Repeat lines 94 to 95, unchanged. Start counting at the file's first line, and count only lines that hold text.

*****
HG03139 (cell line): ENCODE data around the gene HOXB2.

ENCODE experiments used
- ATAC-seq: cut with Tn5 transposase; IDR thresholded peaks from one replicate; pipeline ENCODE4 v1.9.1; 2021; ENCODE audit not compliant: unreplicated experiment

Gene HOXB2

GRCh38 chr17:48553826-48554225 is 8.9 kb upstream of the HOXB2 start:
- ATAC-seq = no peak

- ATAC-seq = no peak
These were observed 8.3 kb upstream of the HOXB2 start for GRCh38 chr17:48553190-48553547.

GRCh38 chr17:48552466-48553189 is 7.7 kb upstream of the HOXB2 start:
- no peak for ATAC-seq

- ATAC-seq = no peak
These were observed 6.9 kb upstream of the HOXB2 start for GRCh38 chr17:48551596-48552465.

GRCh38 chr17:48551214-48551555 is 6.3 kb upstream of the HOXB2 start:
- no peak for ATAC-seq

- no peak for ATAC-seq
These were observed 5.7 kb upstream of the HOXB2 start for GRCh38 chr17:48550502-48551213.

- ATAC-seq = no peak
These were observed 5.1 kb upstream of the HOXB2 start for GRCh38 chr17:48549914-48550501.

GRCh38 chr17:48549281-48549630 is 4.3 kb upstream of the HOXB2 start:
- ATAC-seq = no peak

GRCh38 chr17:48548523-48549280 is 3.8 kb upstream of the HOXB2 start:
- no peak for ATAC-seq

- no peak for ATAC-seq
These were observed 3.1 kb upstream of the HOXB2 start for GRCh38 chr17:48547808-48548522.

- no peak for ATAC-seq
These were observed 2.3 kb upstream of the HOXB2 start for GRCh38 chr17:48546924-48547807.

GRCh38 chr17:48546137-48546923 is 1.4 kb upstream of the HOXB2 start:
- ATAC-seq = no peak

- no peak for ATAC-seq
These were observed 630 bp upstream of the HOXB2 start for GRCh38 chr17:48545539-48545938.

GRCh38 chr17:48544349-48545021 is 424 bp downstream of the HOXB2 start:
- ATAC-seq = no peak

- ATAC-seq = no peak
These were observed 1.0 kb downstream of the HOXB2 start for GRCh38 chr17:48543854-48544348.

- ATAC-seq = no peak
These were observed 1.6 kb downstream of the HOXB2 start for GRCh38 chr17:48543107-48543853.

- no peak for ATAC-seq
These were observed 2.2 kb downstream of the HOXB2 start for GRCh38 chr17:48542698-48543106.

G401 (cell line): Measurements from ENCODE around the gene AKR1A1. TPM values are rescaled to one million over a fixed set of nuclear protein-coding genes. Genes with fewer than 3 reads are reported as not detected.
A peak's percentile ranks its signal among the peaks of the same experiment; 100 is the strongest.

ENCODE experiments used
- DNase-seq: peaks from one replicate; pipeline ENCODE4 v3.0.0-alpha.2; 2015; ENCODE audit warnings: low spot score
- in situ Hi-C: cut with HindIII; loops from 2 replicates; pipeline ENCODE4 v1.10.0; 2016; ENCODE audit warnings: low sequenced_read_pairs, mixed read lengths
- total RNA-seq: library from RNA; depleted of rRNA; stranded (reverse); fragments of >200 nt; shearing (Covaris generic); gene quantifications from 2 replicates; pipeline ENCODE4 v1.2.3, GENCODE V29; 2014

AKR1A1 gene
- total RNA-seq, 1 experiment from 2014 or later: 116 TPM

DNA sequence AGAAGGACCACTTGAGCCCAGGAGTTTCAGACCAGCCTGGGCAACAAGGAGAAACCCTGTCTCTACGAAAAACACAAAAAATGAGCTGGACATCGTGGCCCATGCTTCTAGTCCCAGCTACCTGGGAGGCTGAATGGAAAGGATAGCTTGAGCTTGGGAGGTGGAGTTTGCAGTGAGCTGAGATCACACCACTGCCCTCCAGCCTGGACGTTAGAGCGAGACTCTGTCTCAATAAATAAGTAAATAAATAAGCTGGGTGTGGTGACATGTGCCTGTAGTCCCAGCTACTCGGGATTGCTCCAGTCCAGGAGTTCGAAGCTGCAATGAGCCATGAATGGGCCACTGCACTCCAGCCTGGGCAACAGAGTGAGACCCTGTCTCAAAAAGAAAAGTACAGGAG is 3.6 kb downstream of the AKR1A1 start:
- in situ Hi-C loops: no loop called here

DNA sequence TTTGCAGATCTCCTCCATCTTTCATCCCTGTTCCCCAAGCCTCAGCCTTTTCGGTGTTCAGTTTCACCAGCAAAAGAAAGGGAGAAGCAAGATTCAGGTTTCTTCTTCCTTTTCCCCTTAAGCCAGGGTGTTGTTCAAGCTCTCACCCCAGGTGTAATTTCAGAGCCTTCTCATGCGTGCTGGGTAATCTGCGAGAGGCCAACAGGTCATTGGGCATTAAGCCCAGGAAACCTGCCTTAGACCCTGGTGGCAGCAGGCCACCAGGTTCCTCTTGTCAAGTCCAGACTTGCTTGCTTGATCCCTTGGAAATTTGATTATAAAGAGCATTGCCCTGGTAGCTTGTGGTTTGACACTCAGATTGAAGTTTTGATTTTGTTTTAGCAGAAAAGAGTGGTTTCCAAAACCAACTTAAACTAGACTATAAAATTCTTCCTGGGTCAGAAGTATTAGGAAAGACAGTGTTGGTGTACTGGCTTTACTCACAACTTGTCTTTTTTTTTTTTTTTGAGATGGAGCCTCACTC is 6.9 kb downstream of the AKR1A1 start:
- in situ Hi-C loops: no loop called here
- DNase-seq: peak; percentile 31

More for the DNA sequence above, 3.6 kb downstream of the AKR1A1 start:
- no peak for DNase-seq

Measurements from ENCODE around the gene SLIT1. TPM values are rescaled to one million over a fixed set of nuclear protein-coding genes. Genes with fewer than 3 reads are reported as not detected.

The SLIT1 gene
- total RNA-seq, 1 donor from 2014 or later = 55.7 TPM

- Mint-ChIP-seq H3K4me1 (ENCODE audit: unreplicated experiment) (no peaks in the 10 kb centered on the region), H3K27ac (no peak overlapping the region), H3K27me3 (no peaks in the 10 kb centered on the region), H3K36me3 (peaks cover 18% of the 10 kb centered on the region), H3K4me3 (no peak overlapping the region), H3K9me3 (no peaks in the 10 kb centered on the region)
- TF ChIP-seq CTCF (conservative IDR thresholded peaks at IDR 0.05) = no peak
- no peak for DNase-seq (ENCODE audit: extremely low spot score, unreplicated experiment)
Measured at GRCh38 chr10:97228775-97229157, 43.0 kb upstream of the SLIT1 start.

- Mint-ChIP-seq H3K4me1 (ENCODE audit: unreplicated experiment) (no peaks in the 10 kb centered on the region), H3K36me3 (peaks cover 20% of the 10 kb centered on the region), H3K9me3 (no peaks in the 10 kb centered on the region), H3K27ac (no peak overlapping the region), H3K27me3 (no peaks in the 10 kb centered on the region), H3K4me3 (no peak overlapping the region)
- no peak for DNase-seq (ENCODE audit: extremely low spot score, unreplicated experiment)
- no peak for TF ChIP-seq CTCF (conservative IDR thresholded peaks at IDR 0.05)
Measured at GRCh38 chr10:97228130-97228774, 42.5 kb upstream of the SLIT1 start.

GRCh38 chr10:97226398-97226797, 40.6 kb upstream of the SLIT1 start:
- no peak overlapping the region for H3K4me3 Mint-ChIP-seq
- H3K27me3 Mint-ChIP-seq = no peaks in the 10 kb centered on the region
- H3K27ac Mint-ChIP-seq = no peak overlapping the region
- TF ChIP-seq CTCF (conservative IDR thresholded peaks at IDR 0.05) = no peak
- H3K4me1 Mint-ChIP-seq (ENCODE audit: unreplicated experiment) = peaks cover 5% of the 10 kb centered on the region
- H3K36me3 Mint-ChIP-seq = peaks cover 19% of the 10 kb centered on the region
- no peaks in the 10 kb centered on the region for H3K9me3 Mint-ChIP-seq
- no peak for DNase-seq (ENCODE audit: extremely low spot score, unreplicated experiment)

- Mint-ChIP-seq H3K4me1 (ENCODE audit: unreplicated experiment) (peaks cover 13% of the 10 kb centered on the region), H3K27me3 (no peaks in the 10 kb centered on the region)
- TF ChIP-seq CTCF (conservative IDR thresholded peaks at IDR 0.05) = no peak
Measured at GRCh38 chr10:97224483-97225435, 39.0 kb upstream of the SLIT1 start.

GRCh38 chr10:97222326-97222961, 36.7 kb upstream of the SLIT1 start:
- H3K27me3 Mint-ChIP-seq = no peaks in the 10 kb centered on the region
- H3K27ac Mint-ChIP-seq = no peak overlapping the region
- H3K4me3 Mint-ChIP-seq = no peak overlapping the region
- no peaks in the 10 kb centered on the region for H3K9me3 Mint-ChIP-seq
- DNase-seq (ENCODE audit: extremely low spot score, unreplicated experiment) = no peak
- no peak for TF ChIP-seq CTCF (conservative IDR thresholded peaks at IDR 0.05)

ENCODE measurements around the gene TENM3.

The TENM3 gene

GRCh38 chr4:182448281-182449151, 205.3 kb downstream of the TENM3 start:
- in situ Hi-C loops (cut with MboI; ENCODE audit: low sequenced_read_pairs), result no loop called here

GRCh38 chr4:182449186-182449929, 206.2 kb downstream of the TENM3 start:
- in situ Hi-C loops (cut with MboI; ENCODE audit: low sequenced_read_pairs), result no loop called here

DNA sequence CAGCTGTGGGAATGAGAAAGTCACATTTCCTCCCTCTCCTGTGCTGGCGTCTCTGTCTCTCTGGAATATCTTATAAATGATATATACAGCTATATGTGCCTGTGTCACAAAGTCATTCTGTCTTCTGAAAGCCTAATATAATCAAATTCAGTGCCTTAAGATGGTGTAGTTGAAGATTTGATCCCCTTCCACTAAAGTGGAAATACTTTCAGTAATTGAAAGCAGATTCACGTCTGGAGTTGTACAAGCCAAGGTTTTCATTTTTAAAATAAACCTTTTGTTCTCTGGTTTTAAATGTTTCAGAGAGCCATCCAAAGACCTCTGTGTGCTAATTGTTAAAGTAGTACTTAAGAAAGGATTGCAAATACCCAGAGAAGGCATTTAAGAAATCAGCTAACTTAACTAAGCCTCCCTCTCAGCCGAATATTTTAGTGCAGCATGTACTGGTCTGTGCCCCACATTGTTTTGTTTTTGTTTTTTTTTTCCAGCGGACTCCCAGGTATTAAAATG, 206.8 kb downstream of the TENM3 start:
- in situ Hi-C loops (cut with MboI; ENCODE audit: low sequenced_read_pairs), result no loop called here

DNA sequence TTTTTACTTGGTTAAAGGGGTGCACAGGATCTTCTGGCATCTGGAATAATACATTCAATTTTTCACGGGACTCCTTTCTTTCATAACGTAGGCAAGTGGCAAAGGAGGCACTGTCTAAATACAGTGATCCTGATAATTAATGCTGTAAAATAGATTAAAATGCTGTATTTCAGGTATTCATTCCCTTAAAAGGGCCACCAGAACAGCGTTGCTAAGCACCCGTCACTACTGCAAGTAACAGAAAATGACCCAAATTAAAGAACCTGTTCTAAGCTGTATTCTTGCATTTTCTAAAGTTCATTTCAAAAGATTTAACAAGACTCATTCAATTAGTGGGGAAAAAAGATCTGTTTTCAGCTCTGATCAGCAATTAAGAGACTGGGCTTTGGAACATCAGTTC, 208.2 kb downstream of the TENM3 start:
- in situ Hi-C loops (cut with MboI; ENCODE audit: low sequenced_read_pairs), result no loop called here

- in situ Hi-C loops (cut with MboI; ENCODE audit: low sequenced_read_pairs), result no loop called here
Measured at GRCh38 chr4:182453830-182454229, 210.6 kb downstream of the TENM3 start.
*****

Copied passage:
- in situ Hi-C loops (cut with MboI; ENCODE audit: low sequenced_read_pairs), result no loop called here
Measured at GRCh38 chr4:182453830-182454229, 210.6 kb downstream of the TENM3 start.